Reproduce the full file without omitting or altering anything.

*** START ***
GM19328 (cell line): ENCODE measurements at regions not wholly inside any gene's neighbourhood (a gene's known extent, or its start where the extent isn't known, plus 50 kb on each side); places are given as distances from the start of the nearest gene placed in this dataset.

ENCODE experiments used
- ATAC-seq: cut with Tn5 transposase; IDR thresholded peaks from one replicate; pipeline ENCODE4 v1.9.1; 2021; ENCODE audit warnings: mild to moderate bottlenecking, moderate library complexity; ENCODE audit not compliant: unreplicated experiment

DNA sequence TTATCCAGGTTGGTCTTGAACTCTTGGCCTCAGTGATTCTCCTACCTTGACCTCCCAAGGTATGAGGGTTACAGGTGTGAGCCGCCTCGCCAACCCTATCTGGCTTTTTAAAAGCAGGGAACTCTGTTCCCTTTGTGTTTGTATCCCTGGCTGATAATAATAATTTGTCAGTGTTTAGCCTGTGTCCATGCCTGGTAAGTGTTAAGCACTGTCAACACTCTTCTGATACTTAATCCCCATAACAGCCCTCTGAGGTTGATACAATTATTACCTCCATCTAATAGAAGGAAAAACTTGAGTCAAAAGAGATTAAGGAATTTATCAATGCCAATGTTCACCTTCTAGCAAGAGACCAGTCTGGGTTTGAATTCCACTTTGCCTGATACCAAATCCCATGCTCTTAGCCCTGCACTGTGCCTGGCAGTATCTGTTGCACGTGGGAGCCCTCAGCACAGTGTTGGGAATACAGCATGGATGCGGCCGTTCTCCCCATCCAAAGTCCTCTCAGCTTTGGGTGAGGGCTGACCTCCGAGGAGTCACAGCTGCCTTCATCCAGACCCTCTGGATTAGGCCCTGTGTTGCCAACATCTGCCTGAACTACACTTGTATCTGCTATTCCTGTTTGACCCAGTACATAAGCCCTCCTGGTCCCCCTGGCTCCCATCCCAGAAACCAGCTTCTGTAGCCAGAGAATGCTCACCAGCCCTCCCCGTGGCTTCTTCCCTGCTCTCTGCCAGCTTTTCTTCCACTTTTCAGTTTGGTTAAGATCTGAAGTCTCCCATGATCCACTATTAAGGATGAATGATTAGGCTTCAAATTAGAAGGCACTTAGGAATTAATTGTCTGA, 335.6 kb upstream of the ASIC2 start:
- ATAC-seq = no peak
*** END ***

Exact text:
GM19328 (cell line): ENCODE measurements at regions not wholly inside any gene's neighbourhood (a gene's known extent, or its start where the extent isn't known, plus 50 kb on each side); places are given as distances from the start of the nearest gene placed in this dataset.

ENCODE experiments used
- ATAC-seq: cut with Tn5 transposase; IDR thresholded peaks from one replicate; pipeline ENCODE4 v1.9.1; 2021; ENCODE audit warnings: mild to moderate bottlenecking, moderate library complexity; ENCODE audit not compliant: unreplicated experiment

DNA sequence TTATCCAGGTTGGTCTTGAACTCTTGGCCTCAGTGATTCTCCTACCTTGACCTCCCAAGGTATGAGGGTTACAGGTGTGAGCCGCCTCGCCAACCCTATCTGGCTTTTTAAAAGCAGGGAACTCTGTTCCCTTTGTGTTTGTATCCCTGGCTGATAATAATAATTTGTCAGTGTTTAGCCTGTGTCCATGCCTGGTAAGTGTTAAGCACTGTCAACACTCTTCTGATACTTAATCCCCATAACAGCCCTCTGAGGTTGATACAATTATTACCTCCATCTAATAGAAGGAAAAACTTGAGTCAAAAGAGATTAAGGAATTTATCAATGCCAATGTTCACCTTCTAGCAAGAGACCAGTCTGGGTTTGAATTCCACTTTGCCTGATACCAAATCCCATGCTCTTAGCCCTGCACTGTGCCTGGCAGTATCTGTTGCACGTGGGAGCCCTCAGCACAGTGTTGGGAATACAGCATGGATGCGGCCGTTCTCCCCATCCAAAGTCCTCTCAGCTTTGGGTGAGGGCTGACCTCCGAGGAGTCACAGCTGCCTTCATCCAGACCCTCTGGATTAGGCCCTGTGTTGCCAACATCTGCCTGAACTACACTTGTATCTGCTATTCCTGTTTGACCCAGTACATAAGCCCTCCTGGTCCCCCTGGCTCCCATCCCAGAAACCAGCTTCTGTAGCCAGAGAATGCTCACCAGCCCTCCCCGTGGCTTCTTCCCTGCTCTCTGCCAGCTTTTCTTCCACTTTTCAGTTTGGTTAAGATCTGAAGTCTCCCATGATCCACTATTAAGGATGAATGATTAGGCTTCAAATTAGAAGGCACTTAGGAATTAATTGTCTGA, 335.6 kb upstream of the ASIC2 start:
- ATAC-seq = no peak